All in all, it was a very funny evening when we realized, too bad we didn't get the boss down though.

Our guild consists of mostly mature and experience players. Although our gear ratio is higher now, it wasn't back then(before ulduar was released)

Goreon said...

I think the underlying message is still the same though.

Why settle for 'decent' gear when 'epic' gear is so easy to acquire?

Because the AH and Heroics is 'hard' - amirite?

Anyone that can step into a heroic to farm up those 'decent blues' is also farming up epic class gear at the same time.

So the arguement for me doesn't wash overall. If you front up with just blues to high end raid content you're just lazy IMHO.

Yes it's 'possible' to clear Ulduar in blues. GG. Well done.

But that won't be a valid excuse the next time you login with your guild and expect to run Ulduar where everyone else is geared down to flasks, enchants, gems, food buffs AND gear and you rock up with blues claiming 'it's decent enough, what's your problem?'

sid67 said...

@Ayonal (again)

My apologies if you believe that was a personal attack. My initial reply was in response to Gevlon's article in which he is measuring two components: Gear and Skill. In that context, the actual "skill" required to play WoW is actually very low and is even artificially limited by game design. Skill in this context is a measure of your reaction time (both physical and mental) to the situational encounter.

My response to you added a third element: Knowledge. One that mistakenly gets misconstrued for "skill" but is actually more a product of research outside the game. All of the things you describe are things that come with knowledge and can be EASILY aquired in a few hours of reading EJ forums or even talking with a more experienced guildmate.

In other words, learning how to properly execute a rotation is more a product of knowledge than it is of any actual skill. The reason this is elitist is because some players (perhaps you) believe that because they have this knowledge that they are superior to other players. The truth is that the only reason you are superior is because the other player is ignorant. Something that can be easily be fixed with a little research.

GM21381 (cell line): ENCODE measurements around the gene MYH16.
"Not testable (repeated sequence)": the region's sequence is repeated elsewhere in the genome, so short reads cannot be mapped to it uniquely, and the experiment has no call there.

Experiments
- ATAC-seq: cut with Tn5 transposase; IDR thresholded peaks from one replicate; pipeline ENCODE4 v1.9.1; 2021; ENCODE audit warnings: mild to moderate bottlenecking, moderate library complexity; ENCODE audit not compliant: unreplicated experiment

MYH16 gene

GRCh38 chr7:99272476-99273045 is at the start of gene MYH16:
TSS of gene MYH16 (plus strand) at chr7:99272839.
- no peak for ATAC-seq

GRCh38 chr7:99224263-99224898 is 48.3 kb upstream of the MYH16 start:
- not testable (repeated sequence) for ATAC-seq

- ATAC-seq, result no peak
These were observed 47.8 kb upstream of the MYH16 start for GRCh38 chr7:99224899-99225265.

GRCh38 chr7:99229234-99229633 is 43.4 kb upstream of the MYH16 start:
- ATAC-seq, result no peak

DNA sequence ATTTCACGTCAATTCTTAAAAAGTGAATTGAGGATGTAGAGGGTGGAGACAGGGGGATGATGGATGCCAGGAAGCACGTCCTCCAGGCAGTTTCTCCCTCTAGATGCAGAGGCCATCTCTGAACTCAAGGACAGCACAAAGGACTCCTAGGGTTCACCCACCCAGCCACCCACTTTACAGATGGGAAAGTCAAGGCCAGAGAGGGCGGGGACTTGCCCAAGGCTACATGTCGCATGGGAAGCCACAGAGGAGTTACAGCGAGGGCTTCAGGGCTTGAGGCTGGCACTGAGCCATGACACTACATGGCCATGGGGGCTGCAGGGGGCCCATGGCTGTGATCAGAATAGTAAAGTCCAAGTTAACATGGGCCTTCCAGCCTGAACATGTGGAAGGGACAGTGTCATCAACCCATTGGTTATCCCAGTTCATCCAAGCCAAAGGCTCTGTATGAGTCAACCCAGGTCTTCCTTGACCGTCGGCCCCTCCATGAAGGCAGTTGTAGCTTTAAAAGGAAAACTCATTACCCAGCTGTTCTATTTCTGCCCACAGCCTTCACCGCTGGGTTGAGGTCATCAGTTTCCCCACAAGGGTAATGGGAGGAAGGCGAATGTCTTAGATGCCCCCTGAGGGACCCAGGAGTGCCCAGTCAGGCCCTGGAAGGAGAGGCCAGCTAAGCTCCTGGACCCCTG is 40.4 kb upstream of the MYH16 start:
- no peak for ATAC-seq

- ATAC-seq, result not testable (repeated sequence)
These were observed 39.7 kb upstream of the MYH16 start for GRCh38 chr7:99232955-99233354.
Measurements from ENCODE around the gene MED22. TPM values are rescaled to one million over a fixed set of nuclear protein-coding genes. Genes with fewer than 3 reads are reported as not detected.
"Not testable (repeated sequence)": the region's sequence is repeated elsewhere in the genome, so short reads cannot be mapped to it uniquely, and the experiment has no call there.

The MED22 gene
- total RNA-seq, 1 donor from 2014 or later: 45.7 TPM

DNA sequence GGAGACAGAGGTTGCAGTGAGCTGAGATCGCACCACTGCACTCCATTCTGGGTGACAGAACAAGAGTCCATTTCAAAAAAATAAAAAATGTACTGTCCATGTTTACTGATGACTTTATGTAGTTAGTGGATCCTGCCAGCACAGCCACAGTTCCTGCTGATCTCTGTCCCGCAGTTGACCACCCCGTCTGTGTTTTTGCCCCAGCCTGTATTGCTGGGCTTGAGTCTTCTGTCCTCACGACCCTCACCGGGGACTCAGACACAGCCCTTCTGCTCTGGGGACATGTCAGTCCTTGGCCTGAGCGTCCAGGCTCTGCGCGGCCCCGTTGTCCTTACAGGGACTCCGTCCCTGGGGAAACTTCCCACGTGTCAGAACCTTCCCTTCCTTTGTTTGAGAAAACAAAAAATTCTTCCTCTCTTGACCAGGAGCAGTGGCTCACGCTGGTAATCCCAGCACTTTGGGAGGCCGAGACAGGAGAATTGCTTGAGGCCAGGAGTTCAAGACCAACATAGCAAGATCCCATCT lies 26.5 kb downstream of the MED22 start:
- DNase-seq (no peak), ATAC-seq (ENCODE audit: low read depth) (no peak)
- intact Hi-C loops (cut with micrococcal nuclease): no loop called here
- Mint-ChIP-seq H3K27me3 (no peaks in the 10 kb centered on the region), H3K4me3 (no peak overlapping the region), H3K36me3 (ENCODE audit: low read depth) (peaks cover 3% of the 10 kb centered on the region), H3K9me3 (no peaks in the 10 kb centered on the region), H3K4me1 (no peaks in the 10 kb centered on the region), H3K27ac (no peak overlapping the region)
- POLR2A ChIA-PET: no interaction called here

That's not "skill" that's the illusion of skill granted by your superior knowledge of game mechanics. It's really no different than having better gear and believing the reason the encounter is "Cake" because of your leet skillz.

Addons that make you more informed do just that -- make you more informed. They don't grant you some amazing skills that you can now use to become a WoW god. Again, this is a product of knowledge -- not actual skill. Likewise, reading a boss strategy about how to kill a boss and then executing that strategy is NOT skill. You are just using your knowledge to follow a proven recipe for success.

The point here is that there are really three parts to being a good player in WoW: Knowledge, Gear, and Skill. Ironically, skill is the least important of the three but everyone credits THEIR success to it.